This article today in New York Times online was an interesting read. Called "Data Center Overload", it gives a good overview of data centers in general and talks about cloud computing too. Besides the huge amount of space and power these things consume, the subject of latency (or the time it takes to get a packet from Point A to Point B) was also covered.
As it turns out, nowhere is latency more critical than in financial trading, where seconds can make the difference between a million dollar trade won or lost. One of the data points that intrigued me the most was this one:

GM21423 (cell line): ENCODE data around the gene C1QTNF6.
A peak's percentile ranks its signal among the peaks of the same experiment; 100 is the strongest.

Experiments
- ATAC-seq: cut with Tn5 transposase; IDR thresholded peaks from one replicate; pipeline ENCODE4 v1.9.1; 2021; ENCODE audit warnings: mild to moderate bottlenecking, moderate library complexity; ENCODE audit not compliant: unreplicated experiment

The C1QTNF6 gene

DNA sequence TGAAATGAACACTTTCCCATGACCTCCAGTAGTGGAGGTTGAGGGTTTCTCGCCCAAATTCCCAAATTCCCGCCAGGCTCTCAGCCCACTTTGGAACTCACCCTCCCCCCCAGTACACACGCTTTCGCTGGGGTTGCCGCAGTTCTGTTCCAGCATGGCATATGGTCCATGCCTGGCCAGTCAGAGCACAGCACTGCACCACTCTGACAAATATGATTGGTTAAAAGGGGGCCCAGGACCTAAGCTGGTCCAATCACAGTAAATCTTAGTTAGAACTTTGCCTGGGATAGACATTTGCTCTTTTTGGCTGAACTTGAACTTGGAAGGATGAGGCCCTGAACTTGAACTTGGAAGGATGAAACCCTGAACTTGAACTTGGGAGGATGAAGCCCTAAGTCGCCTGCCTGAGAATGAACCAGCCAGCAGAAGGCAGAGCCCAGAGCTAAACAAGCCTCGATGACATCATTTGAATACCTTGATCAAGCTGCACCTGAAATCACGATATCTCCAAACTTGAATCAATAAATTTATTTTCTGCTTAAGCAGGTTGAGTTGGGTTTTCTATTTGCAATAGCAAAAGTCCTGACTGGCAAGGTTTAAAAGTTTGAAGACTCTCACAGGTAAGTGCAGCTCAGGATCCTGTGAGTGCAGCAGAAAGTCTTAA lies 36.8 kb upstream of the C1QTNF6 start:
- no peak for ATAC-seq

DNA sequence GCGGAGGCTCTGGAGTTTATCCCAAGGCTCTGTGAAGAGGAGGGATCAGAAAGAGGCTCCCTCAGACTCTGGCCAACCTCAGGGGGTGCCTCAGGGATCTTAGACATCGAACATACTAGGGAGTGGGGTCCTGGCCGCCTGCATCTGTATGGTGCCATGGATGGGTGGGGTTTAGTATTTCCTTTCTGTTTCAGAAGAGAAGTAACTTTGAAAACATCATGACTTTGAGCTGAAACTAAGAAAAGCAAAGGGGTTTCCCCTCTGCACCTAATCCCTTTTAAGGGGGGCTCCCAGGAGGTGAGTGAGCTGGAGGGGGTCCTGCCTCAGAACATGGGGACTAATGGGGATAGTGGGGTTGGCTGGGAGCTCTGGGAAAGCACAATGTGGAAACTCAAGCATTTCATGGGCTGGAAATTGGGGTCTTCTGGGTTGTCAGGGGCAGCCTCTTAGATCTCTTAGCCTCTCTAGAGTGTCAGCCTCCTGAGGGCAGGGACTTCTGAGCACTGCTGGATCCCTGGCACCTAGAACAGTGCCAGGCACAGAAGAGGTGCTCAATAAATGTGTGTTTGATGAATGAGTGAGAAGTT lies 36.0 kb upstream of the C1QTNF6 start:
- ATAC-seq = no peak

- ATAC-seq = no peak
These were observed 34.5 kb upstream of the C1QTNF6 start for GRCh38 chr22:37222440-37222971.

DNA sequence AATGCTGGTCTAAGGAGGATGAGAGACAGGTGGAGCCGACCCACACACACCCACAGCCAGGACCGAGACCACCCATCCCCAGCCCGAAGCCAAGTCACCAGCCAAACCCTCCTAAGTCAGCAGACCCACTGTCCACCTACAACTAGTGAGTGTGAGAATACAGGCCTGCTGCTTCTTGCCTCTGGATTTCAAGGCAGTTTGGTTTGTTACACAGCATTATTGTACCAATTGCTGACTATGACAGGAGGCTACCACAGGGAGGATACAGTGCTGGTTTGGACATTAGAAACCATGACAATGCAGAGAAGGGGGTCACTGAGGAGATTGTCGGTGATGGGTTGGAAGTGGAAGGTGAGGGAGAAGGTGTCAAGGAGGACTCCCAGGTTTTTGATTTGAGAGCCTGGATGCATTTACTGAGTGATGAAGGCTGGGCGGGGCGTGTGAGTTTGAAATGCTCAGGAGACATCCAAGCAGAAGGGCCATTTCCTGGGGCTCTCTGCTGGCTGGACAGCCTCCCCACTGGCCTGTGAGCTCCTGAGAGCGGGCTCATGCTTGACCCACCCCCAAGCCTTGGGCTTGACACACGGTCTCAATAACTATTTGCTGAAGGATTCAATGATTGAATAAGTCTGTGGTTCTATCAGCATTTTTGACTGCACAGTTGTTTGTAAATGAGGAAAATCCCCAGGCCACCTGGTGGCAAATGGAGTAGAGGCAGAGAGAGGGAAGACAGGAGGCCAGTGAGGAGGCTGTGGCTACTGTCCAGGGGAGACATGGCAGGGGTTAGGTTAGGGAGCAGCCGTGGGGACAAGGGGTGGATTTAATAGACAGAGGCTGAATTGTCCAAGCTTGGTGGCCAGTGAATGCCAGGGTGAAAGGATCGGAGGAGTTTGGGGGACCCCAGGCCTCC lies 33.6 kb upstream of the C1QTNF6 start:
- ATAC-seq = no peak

Latency concerns are not limited to Wall Street; it is estimated that a 100-millisecond delay reduces Amazon’s sales by 1 percent.
One percent of total sales for 100 milliseconds?
Let that sink in for a moment.
That just boggles the mind. Do you suppose that performance testing is practiced as it should be at Amazon? I certainly hope so!
Another interesting tidbit was that Amazon Web Services now uses more bandwidth than Amazon's massive retailing operations. If that doesn't point to where the cloud is heading, I don't know what does!